My Introduction to the World of Travel Hacking
After I proposed to my now wife, I set toward planning a honeymoon. I’d never been outside the US at this point, and we decided upon a week in Cancun. This would be my very first time ever on a plane. It would also be pretty much the last vacation that I’d pay full price for. About this time, a new accountant started working at my office. This guy told me he’d been to Hawaii. FOR FREE. I pretty much thought this was an impossibility, but I asked all about how he got to a tropical paradise that I figured I’d never visit because of the cost.
Enter Marriott Rewards
He then proceeded to tell me about the Marriott Rewards program. Needless to say, I wanted to learn more. He told me about the vacation package that you could get through Marriott’s loyalty program. Enough points would give you a free week at a Marriott hotel and frequent flyer miles to get you there. Wow. How can one get these here Marriott Rewards points? I wondered.
He then told me about the Marriott Rewards credit card that gave you points every time you stayed in a hotel owned by Marriott and a point for every other dollar you spent. Beside that, if you got approved for the card and made a single purchase, you’d get a bonus of 10,000 free points. This bonus is laughably small compared to what Marriott offers today, but back in 2003, it sounded like a good idea.
My First Travel Card
I talked to the new wife about this idea. She was cool with it, so I ditched my old AT & T Universal card that acted as a calling card and a credit card (I’d gotten it before the days of anyone and everyone having a cell phone. People actually used pay phones and hotel phones in those olden days). I applied for the Marriott Rewards card. I excitedly used it as soon as it came in to get the bonus points.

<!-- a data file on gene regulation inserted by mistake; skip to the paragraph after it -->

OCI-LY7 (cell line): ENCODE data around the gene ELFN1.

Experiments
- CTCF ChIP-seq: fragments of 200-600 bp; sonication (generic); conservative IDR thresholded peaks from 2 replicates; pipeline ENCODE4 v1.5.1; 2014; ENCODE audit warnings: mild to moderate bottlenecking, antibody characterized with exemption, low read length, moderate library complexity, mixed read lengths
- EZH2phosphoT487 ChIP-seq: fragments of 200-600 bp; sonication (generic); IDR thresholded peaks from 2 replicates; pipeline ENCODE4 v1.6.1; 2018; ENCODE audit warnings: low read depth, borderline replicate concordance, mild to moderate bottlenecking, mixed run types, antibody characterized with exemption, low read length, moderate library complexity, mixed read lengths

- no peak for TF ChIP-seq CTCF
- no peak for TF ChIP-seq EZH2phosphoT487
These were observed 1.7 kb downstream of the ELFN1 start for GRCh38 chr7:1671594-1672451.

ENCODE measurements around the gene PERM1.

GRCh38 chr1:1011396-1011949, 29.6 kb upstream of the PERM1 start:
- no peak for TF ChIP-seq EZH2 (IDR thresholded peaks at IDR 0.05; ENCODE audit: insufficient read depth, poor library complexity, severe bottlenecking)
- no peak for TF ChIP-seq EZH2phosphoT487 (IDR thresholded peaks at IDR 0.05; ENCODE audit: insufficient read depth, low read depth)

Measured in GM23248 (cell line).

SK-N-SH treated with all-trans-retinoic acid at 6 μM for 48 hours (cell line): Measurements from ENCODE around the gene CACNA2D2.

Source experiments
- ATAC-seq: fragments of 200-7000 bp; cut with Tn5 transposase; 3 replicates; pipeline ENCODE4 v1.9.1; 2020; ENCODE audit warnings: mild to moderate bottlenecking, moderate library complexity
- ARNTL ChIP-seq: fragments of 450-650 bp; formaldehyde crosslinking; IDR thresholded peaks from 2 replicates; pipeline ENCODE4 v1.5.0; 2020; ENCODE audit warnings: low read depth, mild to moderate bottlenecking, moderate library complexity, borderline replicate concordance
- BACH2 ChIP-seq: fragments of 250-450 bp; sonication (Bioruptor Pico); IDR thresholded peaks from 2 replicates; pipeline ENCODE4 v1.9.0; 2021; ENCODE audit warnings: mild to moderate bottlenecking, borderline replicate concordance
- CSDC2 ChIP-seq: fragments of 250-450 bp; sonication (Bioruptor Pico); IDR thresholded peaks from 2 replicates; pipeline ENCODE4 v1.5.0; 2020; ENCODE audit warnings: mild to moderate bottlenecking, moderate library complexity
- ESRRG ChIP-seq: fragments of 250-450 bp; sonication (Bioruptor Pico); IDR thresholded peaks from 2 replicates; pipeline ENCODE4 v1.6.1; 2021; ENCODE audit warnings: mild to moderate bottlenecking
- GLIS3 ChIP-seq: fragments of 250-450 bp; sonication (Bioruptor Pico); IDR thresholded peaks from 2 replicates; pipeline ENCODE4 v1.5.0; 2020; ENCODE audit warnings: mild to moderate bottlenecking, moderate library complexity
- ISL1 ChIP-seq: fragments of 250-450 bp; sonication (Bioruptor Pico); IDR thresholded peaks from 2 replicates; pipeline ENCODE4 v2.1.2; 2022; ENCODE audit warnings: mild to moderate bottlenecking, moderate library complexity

Not long after, we decided that perhaps my wife could qualify too. We saw an ad for 20,000 bonus points after the first purchase, plus a FREE NIGHT. We thought this was a great deal. Again, this bonus is pretty laughable compared to what’s available today. The newer Marriott Rewards Premier card now offers 80,000 bonus points after spending $3,000 in three months. It also offers a free night to offset each renewal of the annual fee.
Off to Hawaii Via Marriott Rewards
It took more than two years of spending on the card, the two bonuses, and staying at Marriott hotels when out of town to build up nearly enough to pay for a week at the Waikiki Beach Marriott Resort & Spa in Honolulu. Back in those days, seven nights at what was then a category 5 hotel took 110,000 points. I was just short and bought a few thousand points to make it happen.
My account didn’t have enough to get the package deal with the airline miles, but I did get tickets for $448 from my small-town airport in the Eastern US. I also had a $50 coupon for a United flight from an Entertainment book that I bought to get buy-one-get-one deals at restaurants. This brought the final cost for $398 for each ticket to Honolulu. Needless to say, I thought this was a big score. I got to Hawaii for about $1,200 total and got to stay in a nice resort.
Travel Hacking Since
In those early days, I rarely got new credit cards, thinking it was a good idea to avoid having too many. I’d heard that too many would hurt your credit score. If you’re responsible with them, they really don’t. It took me several years to get enough miles and points to get my next trip, which landed me at the Renaissance Aruba Resort and Casino, another Marriott property in a tropical paradise.
Since the trip to Aruba, I’ve been more aggressive with the travel rewards cards. I’ve earned bonuses from the new Chase Sapphire Reserve, as well as the older, but still good, Chase Sapphire Preferred, and the Chase Freedom. An upgrade with a new Marriott Rewards Premier card also earned me a hefty bonus. I’ve been able to take highly discounted trips to Los Angeles/Disneyland, Paris, and Mexico over the past few years. Additionally, I’ve got another trip to Europe planned with points and miles taking care of most of the cost.